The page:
FRANKFURT (Reuters) - With a planned steel joint venture in reach, Thyssenkrupp has pledged to refine its strategy by the second half of the year, with some shareholders expecting more radical and structural changes to remove a discount on the stock.
Much of Thyssenkrupp’s future set-up depends on a 50-50 steel venture with India’s Tata Steel, a transaction that was delayed earlier this month due to ongoing talks between Tata and workers in Britain and the Netherlands.
As part of the annual strategy dialogue between management and the supervisory board, Thyssenkrupp Chief Executive Heinrich Hiesinger has pledged to “hone our strategic vision and also adapt our financial targets accordingly”.
This has fuelled hopes the group could give in to demands to simplify its complex structure, similar to a broader strategy overhaul unveiled in 2011, which led the group to pull out of a substantial part of its steel activities.
“It is hard to believe management will not feel under some pressure to come up with something equally as radical this time around,” Credit Suisse analysts wrote.
Below are some key shareholder demands:
The steel-to-submarines group should make a more profound change to its structure and explore strategic solutions for its businesses, investors such as Cevian, the group’s second-largest shareholder, have said.
“My expectation is they will look carefully at the strategy and also challenge the current structure,” Tomas Johansson, portfolio manager at SKAGEN Funds, said.
In the last financial year, the company’s corporate functions cost Thyssenkrupp 535 million euros ($652 million) in adjusted operating profit (EBIT), nearly as much as its steel division raked in.
Investors expect Thyssenkrupp to explore a sale of its materials trading division, its largest by sales. Parts of the unit, which does not belong to Thyssenkrupp’s industrial goods business, have already been labelled non-core.
Smaller peer Kloeckner & Co has repeatedly expressed interest in the unit, adding it would need a partner to pursue a deal as Materials Services is more than twice as big in terms of revenue.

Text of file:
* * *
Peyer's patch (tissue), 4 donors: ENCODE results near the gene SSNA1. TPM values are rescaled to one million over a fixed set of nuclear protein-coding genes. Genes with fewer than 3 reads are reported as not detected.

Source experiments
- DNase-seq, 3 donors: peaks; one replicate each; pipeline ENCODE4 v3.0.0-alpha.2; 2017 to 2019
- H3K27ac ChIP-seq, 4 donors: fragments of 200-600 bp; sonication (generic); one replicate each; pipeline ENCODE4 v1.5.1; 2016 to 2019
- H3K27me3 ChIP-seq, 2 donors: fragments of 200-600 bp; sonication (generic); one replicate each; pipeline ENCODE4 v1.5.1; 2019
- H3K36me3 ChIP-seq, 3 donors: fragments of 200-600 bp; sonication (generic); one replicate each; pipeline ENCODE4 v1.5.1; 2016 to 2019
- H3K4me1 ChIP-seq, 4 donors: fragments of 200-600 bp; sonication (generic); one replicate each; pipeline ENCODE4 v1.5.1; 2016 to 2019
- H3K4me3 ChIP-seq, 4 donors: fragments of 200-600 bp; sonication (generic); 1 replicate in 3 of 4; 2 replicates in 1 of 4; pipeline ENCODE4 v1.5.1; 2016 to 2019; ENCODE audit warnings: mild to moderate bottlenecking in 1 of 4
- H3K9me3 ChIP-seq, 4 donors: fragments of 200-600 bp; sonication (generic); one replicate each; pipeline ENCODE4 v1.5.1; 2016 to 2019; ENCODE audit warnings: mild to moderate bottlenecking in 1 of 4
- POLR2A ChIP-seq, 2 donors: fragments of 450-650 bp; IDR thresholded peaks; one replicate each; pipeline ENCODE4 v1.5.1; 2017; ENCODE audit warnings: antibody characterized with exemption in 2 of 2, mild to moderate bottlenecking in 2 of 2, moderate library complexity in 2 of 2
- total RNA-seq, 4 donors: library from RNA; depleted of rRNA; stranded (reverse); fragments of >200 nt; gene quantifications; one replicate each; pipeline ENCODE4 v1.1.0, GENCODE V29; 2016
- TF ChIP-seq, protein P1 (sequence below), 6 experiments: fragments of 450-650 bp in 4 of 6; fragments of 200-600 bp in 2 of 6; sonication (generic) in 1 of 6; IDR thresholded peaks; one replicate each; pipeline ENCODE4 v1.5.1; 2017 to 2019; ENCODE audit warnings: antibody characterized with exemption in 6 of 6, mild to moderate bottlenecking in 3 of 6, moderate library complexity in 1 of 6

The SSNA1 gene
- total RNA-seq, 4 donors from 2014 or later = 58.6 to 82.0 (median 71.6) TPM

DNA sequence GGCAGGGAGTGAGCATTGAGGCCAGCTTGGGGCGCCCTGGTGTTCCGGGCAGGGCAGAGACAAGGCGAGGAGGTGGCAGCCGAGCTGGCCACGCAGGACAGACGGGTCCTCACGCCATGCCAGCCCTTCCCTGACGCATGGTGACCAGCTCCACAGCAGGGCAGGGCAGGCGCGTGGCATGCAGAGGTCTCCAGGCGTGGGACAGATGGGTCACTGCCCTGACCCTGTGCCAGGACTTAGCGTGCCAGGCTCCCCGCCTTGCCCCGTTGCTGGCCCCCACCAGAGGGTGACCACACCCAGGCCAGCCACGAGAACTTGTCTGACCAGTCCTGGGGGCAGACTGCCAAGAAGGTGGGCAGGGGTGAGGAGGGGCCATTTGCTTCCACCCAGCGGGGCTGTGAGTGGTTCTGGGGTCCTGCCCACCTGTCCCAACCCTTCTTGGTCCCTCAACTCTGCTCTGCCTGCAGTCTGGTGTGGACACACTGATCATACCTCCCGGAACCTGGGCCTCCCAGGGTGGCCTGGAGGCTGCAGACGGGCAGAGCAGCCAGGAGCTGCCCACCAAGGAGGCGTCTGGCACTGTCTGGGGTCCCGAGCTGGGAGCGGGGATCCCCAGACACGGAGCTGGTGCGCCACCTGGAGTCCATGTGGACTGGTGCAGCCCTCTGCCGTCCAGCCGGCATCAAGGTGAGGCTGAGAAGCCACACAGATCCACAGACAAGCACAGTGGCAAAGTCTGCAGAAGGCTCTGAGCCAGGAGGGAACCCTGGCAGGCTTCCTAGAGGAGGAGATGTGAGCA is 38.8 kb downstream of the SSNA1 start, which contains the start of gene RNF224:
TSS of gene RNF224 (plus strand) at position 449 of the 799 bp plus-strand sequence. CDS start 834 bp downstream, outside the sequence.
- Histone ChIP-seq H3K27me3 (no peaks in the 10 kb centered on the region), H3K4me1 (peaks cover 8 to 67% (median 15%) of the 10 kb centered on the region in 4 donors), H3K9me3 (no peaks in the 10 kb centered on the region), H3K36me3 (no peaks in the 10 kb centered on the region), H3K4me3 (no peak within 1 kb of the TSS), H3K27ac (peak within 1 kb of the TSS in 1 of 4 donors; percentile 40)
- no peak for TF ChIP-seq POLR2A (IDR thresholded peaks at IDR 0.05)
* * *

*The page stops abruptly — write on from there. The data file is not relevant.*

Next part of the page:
Help could come from private equity firm Lindsay Goldberg Vogel, which bought Thyssenkrupp’s former alloys business, VDM, in 2015 and whose Chairman Dieter Vogel also leads Kloeckner’s supervisory board. Lindsay Goldberg Vogel declined to comment.
Thyssenkrupp could reveal details about a potential listing of the planned joint venture with Tata Steel, a move expected by investors but only possible once the deal is closed. Thyssenkrupp has said that listing the entity is an option.
The cornerstone of Thyssenkrupp CEO Heinrich Hiesinger’s restructuring plan, the combination of Tata Steel’s and Thyssenkrupp’s European steel operations could lead to 400-600 million euros in synergies.
“Mr Hiesinger has put all his eggs into one basket. If the deal with Tata collapses he will have to pick up the pieces. He will do everything to make sure that does not happen,” said Ingo Speich, fund manager at Union Investment.
Thyssenkrupp’s most profitable division, Elevator Technology accounts for most of the group’s operating profit, with some investors calling for a listing or other strategic solution for the unit to unlock its value.
Although key executives at Thyssenkrupp have repeatedly said that elevators are a core business, this has not quelled speculation that Finnish peer Kone might be interested in a deal.
An elevator joint venture between the two groups, which also compete with Schindler, Otis and Mitsubishi Electric, could yield annual synergies of more than 570 million euros, according to Bank of America Merrill Lynch.
($1 = 0.8209 euros)
Additional reporting by Simon Jessop in London; Editing by Alexander Smith